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Anal Biochem. 2007 Feb 1;361(1):93-101. Epub 2006 Nov 15.

Discovery and development of a type II collagen neoepitope (TIINE) biomarker for matrix metalloproteinase activity: from in vitro to in vivo.

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Pfizer Global Research and Development, St. Louis, MO 63017, USA.

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  • Anal Biochem. 2007 Nov 15;370(2):258.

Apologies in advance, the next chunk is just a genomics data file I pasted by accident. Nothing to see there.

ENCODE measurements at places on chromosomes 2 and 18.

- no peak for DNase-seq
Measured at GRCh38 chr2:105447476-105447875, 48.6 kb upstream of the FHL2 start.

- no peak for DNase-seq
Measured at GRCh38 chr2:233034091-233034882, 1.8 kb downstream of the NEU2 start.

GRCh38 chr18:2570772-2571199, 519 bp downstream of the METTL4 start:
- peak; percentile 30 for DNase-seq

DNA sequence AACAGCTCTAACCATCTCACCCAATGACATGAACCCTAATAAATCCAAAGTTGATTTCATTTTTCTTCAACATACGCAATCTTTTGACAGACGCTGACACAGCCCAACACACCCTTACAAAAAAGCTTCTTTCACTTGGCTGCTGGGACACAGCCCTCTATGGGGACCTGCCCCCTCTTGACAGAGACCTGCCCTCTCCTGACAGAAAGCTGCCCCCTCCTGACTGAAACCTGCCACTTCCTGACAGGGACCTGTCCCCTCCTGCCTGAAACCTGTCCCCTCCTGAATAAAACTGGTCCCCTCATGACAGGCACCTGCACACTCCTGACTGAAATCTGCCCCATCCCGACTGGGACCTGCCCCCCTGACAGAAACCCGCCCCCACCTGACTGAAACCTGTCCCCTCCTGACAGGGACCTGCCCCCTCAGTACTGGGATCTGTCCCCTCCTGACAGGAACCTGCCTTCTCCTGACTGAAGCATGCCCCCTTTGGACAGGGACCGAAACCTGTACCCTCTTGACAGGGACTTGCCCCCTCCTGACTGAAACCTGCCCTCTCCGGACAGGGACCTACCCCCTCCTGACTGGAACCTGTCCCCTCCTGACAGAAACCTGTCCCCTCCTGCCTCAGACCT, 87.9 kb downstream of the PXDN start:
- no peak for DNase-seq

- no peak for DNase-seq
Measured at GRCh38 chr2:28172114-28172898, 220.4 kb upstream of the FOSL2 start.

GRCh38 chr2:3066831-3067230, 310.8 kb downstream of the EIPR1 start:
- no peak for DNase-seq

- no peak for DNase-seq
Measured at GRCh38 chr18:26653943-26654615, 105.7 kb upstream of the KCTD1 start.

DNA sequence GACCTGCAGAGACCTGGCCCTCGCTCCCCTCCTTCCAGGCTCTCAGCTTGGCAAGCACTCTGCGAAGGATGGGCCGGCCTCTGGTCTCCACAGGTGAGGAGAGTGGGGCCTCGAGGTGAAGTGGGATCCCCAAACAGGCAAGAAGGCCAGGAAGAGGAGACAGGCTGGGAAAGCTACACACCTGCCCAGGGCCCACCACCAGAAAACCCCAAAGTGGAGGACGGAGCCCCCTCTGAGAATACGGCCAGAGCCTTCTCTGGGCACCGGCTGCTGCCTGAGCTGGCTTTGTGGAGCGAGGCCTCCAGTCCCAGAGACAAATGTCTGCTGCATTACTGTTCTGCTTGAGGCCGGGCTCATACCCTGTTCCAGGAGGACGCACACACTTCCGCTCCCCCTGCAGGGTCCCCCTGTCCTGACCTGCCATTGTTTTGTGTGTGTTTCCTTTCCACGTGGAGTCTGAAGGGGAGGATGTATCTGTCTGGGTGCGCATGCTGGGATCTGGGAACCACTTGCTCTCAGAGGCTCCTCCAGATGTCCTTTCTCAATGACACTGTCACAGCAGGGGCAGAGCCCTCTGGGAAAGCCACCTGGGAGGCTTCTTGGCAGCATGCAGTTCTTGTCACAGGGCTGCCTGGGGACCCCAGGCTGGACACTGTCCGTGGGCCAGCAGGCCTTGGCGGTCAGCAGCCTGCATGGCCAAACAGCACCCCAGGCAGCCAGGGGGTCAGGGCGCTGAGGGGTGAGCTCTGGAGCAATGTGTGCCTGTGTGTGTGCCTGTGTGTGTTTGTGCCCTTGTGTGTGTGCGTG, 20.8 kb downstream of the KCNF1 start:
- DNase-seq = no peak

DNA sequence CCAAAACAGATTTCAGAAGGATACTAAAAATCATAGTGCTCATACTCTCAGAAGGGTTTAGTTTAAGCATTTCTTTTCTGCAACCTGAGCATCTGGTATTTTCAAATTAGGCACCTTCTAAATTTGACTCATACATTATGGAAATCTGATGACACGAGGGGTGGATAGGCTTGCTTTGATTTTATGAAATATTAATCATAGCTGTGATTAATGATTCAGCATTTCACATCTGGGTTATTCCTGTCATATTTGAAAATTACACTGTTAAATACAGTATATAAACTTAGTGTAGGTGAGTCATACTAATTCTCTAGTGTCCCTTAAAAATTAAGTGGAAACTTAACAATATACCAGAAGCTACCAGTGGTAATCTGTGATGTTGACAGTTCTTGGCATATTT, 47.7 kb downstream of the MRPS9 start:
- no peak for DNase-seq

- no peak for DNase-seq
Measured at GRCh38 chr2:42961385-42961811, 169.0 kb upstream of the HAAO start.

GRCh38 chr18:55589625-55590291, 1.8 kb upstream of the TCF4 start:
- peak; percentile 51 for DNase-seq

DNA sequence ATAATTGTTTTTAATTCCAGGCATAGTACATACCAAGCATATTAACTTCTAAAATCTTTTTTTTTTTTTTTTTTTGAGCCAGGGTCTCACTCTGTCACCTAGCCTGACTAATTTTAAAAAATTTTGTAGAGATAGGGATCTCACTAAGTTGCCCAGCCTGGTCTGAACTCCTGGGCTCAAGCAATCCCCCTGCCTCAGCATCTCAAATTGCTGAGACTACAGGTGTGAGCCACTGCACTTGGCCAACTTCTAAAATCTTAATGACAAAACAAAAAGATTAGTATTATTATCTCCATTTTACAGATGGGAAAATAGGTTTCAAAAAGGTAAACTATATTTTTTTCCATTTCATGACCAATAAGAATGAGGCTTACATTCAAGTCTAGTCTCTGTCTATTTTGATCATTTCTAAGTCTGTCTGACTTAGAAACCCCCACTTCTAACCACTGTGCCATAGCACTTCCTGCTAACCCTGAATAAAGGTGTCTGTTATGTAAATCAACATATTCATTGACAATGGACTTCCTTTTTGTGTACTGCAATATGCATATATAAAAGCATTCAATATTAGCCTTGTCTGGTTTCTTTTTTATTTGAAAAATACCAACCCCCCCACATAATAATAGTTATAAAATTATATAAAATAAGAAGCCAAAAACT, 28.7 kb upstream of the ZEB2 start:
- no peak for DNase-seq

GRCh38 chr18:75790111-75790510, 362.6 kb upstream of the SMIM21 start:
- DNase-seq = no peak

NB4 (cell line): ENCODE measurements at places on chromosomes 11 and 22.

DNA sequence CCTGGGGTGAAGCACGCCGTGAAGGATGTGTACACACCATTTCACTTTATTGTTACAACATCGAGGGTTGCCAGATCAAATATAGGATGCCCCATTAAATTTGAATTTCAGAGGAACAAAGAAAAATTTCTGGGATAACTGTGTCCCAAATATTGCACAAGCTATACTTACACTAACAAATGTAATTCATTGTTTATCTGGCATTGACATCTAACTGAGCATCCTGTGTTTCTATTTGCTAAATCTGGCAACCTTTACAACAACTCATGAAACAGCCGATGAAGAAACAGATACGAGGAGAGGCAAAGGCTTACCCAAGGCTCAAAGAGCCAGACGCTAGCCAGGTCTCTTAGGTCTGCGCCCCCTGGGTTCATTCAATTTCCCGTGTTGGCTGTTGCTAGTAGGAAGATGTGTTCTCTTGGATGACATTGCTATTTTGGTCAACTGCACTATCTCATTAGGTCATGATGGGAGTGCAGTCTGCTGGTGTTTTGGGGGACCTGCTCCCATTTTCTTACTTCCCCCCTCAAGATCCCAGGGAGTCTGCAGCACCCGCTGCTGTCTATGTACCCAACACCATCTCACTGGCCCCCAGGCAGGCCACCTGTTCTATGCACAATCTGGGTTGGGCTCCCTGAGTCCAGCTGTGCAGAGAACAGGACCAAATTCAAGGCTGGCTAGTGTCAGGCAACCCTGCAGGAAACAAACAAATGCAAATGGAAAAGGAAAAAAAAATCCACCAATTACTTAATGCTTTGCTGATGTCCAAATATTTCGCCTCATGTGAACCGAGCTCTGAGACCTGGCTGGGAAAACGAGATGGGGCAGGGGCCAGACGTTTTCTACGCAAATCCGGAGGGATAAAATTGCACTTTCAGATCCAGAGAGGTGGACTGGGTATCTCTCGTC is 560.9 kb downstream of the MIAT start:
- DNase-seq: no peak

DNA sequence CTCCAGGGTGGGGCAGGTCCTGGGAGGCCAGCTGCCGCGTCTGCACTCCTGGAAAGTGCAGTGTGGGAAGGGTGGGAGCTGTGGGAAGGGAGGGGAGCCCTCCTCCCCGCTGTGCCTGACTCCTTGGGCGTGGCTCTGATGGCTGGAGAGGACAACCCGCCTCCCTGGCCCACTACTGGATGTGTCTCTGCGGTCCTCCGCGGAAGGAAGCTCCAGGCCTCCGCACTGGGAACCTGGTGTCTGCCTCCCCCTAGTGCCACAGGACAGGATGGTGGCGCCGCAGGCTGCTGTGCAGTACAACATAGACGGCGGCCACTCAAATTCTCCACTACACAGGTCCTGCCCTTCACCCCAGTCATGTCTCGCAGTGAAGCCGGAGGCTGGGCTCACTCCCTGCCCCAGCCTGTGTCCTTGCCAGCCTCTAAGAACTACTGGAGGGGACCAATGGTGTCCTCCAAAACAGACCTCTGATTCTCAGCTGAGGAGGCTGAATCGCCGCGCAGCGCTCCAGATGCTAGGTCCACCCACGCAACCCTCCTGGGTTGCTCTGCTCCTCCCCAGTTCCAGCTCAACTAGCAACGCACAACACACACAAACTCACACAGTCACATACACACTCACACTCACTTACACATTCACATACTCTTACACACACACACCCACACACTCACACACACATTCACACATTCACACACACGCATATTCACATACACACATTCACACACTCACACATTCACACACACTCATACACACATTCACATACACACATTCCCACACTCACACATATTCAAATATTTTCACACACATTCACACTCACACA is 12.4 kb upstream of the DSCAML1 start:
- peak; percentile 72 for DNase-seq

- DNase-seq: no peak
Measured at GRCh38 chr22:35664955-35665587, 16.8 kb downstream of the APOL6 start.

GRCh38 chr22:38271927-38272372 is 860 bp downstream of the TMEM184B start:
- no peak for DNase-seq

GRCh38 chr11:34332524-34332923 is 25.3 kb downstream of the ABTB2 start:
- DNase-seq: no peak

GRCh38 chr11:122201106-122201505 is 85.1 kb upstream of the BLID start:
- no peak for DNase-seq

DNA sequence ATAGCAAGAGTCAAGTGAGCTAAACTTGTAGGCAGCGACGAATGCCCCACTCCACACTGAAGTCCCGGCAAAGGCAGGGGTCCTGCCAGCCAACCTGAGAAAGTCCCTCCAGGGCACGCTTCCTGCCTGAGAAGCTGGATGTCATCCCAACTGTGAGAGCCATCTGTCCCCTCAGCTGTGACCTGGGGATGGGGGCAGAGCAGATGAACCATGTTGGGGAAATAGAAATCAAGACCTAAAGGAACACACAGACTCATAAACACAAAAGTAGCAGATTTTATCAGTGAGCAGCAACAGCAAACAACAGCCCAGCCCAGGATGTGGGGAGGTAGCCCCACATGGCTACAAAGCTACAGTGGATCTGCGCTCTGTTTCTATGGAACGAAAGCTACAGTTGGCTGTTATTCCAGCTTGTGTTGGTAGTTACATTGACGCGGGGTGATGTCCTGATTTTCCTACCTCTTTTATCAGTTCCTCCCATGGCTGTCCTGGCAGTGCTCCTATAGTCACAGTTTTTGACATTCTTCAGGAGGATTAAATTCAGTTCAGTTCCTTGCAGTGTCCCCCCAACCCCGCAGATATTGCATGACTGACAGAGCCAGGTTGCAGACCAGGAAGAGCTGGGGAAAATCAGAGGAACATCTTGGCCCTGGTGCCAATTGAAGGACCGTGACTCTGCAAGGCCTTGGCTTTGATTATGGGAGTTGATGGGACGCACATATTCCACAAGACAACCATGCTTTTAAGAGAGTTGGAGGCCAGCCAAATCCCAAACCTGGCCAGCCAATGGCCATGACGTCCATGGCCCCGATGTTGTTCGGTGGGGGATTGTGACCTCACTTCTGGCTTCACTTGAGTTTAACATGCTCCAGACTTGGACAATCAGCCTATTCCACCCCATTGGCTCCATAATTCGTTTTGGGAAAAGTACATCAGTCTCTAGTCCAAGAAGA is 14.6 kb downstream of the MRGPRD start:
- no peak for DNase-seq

Destruction of cartilage by matrix metalloproteinases (MMPs) plays a significant role in the pathology of osteoarthritis (OA). A translatable biomarker of MMP activity would enable development of MMP inhibitors for the treatment of OA and potentially the improved diagnosis of OA. A directed approach to identifying specific MMP cleavage products as potential biomarkers has been undertaken. Liquid chromatography-tandem mass spectrometry (LC-MS/MS) was used to identify peptides generated by MMP-driven degradation of human articular cartilage (HAC) in vivo. It was shown that a 45-mer peptide fragment of collagen type II with five hydroxyprolines (OH) can be selectively produced by the activity of collagenase, an enzyme purported to be involved in the pathology of OA. This 45-mer is the most abundant neoepitope peptide found in biological fluids such as urine and synovial fluid. An immunoaffinity LC-MS/MS assay has been developed to quantify collagen type II neoepitope peptides as biomarkers of collagenase modulation. The lower limit of quantification for this assay was established to be 0.035 nM. The assay was used to measure the levels of collagen type II peptides in the urine of both clinical (healthy human subjects) and preclinical species. The urinary levels of the most abundant peptides are reported for rat, rabbit, guinea pig, dog, and healthy human adult subjects. The utility of this peptide to monitor collagenase activity in vivo has been demonstrated through its detailed characterization in HAC explants as well as in the urine of human and other preclinical species.

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